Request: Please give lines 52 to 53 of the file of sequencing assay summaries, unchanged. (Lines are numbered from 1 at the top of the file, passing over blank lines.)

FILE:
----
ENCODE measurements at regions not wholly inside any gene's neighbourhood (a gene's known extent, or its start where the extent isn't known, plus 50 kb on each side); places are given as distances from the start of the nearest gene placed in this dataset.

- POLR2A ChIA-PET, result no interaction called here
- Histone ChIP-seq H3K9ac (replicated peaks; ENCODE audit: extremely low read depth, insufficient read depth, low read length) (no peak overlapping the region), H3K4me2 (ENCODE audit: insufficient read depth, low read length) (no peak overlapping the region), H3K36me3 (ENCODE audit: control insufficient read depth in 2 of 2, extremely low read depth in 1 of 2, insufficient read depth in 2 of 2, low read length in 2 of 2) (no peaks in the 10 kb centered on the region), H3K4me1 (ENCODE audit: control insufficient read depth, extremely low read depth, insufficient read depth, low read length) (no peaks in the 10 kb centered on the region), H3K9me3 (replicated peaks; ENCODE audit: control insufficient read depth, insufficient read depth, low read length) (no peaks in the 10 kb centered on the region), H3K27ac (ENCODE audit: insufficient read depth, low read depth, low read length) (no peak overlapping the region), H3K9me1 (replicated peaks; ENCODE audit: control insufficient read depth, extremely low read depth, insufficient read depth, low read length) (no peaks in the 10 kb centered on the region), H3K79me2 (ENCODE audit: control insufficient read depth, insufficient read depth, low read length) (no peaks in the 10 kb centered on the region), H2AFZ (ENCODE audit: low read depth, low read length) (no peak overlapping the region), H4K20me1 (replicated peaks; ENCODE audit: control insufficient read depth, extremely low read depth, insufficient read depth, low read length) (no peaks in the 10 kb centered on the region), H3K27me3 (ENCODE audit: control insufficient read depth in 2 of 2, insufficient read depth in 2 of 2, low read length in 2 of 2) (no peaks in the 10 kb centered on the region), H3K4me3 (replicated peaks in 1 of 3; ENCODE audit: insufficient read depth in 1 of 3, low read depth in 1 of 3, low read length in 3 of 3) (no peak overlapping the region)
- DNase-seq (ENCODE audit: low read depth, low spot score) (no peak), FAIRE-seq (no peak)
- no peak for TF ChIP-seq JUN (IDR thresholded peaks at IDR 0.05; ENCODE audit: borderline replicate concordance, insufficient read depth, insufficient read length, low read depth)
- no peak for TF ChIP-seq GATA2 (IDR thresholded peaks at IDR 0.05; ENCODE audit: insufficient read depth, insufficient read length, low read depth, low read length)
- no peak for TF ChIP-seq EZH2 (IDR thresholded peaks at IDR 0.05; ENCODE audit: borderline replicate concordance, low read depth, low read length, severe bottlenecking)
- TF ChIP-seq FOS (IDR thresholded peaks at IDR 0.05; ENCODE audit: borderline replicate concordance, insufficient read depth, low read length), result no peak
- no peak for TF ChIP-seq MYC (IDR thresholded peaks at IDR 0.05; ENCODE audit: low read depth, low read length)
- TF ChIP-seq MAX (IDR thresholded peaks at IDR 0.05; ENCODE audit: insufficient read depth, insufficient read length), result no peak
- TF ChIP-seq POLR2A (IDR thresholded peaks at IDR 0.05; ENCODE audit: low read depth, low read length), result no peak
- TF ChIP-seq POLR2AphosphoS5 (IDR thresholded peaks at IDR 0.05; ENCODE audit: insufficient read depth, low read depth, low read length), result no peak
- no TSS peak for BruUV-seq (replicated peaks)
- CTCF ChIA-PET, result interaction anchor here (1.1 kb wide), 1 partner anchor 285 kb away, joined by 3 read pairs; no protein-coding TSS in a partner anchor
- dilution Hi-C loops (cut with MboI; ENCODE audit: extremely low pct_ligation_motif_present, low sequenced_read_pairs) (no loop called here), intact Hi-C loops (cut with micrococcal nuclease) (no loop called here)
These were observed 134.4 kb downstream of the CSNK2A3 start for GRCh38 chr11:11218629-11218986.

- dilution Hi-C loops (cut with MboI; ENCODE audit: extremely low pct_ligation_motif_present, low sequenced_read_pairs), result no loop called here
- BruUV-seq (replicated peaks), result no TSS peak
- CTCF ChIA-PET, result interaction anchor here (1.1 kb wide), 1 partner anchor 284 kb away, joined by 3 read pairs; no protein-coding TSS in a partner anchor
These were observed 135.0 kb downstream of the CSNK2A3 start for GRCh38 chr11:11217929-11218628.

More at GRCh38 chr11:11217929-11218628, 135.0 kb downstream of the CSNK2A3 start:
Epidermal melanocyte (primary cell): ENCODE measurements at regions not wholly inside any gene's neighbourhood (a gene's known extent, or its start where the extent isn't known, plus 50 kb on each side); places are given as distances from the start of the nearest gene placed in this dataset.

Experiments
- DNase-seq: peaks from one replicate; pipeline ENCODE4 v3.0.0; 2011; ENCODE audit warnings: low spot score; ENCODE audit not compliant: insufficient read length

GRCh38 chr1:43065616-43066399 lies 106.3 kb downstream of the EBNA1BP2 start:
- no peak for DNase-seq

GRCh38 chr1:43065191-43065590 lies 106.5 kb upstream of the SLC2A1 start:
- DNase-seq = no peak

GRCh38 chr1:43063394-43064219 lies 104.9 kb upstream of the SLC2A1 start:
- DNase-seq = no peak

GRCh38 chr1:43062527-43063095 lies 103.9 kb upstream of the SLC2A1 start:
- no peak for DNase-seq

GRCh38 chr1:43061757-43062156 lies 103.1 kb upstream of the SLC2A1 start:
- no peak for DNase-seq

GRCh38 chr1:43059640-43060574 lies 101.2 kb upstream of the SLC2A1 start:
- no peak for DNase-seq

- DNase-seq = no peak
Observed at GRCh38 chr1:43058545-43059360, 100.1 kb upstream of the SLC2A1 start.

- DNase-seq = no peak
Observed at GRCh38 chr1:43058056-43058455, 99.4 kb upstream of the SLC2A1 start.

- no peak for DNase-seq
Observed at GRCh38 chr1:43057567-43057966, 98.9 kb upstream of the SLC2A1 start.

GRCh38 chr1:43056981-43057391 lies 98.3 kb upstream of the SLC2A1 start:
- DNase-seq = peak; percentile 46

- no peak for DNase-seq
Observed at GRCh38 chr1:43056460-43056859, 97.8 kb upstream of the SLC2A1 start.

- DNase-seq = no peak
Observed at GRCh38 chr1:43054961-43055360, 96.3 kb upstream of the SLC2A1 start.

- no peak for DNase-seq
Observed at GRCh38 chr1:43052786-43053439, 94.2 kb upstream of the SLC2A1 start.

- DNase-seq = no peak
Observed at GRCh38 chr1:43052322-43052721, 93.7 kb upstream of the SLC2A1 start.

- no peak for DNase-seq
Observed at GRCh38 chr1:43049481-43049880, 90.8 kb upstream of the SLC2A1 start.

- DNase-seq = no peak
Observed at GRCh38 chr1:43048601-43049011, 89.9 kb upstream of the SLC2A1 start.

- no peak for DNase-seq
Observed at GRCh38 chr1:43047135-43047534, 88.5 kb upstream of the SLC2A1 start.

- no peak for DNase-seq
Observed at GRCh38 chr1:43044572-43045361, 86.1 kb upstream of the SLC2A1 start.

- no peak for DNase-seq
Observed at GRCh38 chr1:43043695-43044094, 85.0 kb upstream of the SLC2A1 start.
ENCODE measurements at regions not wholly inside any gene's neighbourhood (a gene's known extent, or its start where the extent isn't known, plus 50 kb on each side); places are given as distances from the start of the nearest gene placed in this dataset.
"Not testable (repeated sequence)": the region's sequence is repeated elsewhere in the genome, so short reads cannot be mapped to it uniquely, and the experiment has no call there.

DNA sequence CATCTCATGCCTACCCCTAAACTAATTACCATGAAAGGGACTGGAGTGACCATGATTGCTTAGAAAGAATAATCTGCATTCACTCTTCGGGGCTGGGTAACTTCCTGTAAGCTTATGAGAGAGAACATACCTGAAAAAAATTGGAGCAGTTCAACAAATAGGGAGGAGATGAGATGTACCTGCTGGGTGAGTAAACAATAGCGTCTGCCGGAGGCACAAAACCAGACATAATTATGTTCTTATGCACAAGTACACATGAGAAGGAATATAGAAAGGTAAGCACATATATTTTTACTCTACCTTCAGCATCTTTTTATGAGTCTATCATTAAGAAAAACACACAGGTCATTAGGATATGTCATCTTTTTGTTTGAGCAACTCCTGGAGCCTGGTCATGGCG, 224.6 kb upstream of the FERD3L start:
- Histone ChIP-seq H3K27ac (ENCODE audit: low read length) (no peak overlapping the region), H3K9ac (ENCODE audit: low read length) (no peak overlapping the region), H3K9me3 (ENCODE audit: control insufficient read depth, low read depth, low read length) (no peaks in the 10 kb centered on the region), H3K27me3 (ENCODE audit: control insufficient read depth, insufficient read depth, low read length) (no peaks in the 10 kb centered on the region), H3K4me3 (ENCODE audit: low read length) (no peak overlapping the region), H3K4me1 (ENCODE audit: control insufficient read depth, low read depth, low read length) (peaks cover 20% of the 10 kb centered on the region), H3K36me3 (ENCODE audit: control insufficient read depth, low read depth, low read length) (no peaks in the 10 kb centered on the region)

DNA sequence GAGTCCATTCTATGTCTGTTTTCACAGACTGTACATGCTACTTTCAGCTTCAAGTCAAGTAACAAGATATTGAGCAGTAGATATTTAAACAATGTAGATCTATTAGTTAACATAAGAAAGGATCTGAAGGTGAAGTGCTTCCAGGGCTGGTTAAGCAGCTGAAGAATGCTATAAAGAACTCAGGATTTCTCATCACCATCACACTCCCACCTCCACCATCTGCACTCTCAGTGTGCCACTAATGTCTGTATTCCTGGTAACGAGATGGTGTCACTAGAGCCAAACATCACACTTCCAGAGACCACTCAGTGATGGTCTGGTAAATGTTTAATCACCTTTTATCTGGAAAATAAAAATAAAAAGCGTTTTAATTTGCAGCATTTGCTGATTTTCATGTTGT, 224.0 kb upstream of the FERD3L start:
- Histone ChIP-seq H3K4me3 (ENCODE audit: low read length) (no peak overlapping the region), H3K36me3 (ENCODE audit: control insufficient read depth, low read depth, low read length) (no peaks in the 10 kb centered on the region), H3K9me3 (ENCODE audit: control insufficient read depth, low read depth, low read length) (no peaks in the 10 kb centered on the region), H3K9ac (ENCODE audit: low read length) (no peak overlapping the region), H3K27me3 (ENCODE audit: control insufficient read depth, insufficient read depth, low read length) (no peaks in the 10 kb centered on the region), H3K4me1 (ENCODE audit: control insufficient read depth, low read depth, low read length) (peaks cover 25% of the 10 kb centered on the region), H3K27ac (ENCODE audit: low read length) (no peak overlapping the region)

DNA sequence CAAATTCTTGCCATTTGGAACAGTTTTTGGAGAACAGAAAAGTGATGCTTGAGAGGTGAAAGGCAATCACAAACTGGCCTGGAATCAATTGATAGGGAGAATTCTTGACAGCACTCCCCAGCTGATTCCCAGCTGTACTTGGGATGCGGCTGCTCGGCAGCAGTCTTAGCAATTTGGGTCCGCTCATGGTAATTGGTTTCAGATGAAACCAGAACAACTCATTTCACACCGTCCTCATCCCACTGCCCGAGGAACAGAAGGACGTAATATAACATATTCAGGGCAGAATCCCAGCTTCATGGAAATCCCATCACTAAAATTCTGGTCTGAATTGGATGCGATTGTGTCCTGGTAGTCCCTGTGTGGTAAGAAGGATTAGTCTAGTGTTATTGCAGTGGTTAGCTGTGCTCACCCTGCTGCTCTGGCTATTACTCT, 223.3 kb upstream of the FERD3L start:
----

Observed at GRCh38 chr1:43052322-43052721, 93.7 kb upstream of the SLC2A1 start.

- no peak for DNase-seq